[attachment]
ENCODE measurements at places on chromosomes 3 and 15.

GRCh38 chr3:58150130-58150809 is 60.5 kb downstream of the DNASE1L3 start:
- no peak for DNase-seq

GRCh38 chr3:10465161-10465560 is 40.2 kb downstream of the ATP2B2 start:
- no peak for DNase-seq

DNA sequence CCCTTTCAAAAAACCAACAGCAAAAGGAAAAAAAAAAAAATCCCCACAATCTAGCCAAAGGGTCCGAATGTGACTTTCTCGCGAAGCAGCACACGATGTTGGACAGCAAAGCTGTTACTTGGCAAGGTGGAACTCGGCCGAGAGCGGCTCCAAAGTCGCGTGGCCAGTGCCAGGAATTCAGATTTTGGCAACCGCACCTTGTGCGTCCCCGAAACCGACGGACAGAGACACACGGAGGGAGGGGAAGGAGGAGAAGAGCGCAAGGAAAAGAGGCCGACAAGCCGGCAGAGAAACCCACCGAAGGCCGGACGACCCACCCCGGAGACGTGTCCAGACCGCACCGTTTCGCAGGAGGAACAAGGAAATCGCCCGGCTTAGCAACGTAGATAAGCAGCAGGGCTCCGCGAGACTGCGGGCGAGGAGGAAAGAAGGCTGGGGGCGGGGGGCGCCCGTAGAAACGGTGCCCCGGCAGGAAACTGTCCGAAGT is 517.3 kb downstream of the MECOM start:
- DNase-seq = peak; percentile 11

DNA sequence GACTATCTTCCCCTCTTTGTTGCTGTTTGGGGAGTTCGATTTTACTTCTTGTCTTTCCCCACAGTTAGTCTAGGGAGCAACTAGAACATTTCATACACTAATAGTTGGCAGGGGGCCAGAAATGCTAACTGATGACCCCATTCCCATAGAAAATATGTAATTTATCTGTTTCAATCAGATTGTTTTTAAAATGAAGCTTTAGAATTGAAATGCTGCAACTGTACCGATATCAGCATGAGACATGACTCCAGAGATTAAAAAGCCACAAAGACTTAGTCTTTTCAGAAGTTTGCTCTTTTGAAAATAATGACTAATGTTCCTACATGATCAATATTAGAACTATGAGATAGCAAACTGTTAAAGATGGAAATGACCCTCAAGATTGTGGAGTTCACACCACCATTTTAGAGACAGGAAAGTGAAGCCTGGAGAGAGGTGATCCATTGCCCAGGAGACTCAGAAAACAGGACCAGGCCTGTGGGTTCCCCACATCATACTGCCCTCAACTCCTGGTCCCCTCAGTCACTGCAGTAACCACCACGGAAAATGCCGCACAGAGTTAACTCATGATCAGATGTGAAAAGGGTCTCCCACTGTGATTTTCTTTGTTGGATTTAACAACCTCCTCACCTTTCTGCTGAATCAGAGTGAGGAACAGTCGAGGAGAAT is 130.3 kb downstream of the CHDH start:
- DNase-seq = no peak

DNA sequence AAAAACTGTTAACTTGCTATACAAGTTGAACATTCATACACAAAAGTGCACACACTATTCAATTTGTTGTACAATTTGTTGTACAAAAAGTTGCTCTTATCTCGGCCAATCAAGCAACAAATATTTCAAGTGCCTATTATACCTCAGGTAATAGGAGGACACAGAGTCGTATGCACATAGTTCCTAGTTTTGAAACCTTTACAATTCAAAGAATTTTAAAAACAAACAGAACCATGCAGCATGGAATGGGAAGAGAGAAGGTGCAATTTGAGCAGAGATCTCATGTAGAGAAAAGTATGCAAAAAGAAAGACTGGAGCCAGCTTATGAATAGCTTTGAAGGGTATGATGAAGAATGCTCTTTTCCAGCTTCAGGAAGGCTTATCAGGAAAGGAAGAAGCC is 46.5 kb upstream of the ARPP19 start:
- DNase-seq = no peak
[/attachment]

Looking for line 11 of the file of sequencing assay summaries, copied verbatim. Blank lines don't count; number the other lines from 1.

- DNase-seq = no peak